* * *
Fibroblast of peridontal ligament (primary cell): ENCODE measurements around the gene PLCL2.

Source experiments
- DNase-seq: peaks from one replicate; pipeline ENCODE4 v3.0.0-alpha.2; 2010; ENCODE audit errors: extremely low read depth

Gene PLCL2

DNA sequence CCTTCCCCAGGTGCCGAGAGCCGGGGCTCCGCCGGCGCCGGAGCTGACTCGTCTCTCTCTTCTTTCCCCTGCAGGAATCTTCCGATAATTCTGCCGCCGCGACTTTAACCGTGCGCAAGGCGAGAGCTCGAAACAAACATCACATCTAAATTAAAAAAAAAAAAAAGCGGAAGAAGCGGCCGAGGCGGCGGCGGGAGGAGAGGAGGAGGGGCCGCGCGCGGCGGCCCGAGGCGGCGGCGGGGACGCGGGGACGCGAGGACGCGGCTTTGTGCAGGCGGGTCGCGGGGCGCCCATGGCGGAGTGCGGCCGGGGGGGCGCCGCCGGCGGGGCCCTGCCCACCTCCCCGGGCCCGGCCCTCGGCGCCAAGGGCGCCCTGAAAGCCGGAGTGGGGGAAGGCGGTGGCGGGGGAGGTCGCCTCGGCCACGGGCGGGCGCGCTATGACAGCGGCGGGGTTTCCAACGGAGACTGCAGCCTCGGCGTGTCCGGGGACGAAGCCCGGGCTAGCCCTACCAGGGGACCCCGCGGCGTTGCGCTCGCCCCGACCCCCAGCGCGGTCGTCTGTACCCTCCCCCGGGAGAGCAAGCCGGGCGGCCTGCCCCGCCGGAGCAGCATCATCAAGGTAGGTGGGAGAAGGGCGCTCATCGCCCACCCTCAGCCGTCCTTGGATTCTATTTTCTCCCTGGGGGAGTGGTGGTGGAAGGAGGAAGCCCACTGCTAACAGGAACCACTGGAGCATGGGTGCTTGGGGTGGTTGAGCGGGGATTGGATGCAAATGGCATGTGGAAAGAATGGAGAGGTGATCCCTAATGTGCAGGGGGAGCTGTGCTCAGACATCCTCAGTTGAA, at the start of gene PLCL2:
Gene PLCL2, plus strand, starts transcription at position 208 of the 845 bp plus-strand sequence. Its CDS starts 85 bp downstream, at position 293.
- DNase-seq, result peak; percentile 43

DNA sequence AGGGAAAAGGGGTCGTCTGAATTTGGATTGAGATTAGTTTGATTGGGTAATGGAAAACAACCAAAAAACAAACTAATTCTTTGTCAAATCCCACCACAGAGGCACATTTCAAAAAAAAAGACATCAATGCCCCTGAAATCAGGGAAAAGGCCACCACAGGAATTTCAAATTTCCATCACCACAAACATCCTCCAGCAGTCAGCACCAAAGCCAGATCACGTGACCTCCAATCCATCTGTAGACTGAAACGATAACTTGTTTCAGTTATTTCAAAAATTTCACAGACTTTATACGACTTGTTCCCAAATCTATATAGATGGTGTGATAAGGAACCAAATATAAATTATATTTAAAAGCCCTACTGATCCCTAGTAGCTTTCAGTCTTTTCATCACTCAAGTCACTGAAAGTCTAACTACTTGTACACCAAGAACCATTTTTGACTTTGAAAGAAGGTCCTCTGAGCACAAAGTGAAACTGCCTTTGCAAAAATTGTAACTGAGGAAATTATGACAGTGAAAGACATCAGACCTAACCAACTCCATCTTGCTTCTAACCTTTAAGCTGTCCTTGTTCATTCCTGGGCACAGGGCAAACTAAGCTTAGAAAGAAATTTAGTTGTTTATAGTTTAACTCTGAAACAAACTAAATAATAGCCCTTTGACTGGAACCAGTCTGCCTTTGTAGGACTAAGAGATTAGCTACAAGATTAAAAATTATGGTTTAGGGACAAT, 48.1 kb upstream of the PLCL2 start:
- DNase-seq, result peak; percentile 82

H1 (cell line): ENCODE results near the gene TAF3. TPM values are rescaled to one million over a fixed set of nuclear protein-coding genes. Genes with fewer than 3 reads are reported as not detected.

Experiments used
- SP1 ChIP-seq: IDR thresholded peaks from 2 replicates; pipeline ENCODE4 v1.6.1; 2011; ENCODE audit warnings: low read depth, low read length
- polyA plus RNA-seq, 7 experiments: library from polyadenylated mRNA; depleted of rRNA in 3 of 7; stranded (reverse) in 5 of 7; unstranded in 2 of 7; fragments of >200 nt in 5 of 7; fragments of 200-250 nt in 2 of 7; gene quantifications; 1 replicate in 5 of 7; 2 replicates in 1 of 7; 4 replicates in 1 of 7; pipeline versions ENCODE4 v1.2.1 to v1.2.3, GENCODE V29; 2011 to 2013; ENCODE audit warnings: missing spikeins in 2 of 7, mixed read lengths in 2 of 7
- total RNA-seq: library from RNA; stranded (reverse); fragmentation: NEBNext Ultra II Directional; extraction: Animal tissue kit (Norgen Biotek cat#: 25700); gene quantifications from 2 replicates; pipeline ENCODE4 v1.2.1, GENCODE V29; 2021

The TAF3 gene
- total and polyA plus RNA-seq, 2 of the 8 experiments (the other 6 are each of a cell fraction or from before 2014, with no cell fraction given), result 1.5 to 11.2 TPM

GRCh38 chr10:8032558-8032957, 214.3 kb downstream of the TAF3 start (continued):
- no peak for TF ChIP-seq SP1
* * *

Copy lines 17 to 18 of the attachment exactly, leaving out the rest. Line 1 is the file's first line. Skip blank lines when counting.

GRCh38 chr10:8032558-8032957, 214.3 kb downstream of the TAF3 start (continued):
- no peak for TF ChIP-seq SP1